Honest Reveira v Registrar of Trade Marks

[2018] FCA 1122

[7 August 2018]

Trade marks – application for judicial review of decision of Registrar to extend time for filing notice of intention to oppose application for removal of two trade marks – “circumstances beyond control of the person”

Mr Jitrendakuma Naik and his wife Mrs Parul Naik owned a company called Honest the Snack Shack Pty Ltd which operated a small Indian restaurant.  Mr Naik, who also had other employment, managed all business matters.  Mrs Naik, the sole director, worked in the restaurant, prepared the food, and looked after their two children.

Since 2013 the Naiks’ company had been the registered owner of two trade marks consisting of the words INDIAN HONEST – FOR DELICIOUS FOOD in a device comprising a yellow oval in a red triangle.

On 27 August 2017 Honest Reveira filed an application for removal of the marks under s 92 of the Trade Marks Act 1995 (Cth).

After publication of the application in the Official Journal, the period for filing a notice of intention to oppose ended on 7 November 2017.  Two weeks later, on 22 November, the Naiks’ company filed an application for an extension of time for filing a notice of intention. The application sought an extension of time for one month, that is, until 7 December. Pending a decision of the Registrar the company filed a notice of intention to oppose, together with grounds and particulars, on 4 December.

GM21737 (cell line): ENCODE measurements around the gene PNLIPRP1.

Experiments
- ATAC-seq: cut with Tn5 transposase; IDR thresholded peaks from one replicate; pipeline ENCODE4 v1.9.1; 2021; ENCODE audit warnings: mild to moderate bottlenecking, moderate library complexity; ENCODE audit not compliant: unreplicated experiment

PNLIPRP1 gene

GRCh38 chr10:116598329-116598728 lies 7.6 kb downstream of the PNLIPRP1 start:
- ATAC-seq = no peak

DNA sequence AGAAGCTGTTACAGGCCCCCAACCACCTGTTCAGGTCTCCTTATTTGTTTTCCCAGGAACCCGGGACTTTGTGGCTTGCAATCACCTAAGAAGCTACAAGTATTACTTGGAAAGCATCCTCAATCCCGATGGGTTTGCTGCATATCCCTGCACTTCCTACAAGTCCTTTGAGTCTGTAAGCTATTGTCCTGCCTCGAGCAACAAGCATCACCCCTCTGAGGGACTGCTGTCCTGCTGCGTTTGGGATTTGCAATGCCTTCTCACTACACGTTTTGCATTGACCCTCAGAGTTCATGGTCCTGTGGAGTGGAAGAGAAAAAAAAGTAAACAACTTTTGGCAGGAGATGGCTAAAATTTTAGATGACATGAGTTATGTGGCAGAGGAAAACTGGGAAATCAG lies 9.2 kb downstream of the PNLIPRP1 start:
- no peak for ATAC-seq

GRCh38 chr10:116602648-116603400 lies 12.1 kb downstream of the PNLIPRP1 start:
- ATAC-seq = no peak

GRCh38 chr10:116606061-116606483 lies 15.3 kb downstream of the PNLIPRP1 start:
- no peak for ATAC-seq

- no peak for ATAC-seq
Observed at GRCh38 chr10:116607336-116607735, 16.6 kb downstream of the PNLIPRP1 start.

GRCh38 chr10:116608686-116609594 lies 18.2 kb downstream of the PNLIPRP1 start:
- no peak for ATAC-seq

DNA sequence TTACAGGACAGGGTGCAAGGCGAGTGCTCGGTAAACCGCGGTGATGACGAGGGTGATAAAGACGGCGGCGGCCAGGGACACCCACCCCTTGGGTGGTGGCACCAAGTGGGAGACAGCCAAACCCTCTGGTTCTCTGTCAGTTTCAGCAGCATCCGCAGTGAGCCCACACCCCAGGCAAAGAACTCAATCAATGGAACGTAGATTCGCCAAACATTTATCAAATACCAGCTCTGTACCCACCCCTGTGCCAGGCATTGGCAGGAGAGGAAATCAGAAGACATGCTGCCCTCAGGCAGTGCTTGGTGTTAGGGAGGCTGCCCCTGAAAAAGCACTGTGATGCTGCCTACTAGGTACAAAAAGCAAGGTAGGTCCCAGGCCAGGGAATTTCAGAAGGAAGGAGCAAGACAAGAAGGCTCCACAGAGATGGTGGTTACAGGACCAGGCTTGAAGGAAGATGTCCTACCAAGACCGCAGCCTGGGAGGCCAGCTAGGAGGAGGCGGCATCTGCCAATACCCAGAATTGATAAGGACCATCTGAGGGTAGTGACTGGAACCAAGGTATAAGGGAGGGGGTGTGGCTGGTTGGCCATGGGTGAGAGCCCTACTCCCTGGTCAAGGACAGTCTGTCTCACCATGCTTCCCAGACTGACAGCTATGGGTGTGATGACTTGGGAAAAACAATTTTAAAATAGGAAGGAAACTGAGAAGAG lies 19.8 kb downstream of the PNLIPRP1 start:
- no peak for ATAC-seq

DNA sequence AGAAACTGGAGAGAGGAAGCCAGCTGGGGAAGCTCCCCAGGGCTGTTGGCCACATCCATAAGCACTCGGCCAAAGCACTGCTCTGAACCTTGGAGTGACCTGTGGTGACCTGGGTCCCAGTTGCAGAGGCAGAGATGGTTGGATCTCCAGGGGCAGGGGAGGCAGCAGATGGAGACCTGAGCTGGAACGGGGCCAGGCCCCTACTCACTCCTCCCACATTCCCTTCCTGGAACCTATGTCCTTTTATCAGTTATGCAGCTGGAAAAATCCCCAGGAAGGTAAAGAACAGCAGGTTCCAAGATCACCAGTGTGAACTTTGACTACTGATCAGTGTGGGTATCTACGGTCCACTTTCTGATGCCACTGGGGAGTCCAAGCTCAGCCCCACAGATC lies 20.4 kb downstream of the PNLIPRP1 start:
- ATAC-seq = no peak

Following opposition by The Honest Reveira to the extension of time, the Naiks responded on 18 January 2018.  They relied on a chronic back condition suffered by Mr Naik in his other employment and Mrs Naik having to run the business and look after the children. Medical certificates were supplied.

On 2 February a delegate of the Registrar of Trade Marks made a decision granting an extension of time of one month, that is, to 7 December 2017. The delegate relied on reg 9.11(4)(b) of the Trade Marks Regulations 1995 (Cth) which provides a ground for extension where there are “circumstances beyond the control of the person, other than an error or omission by the person, the person’s agent, the Registrar or an employee.”

Justice Moshinsky dismissed an application by The Honest Reveira for judicial review of the delegate’s decision.

His Honour held (at [57]) that health issues affecting a person were capable of constituting “circumstances beyond the person’s control” for the purposes of the regulation.

The Honest Reveira had argued that the injury only affected Mr Naik and that did not prevent another officer, Mrs Naik, from attending to the filing of the notice.

However, his Honour noted that the delegate had accepted that all of the company’s business matters were managed by Mr Naik. It was open to the delegate to approach the question of circumstances beyond the company’s control by reference to the situation of Mr Naik: [60].

This post was initially posted by The Hon Peter Heerey AM QC, Tom Cordiner QC and Alan Nash on IPForum.

 

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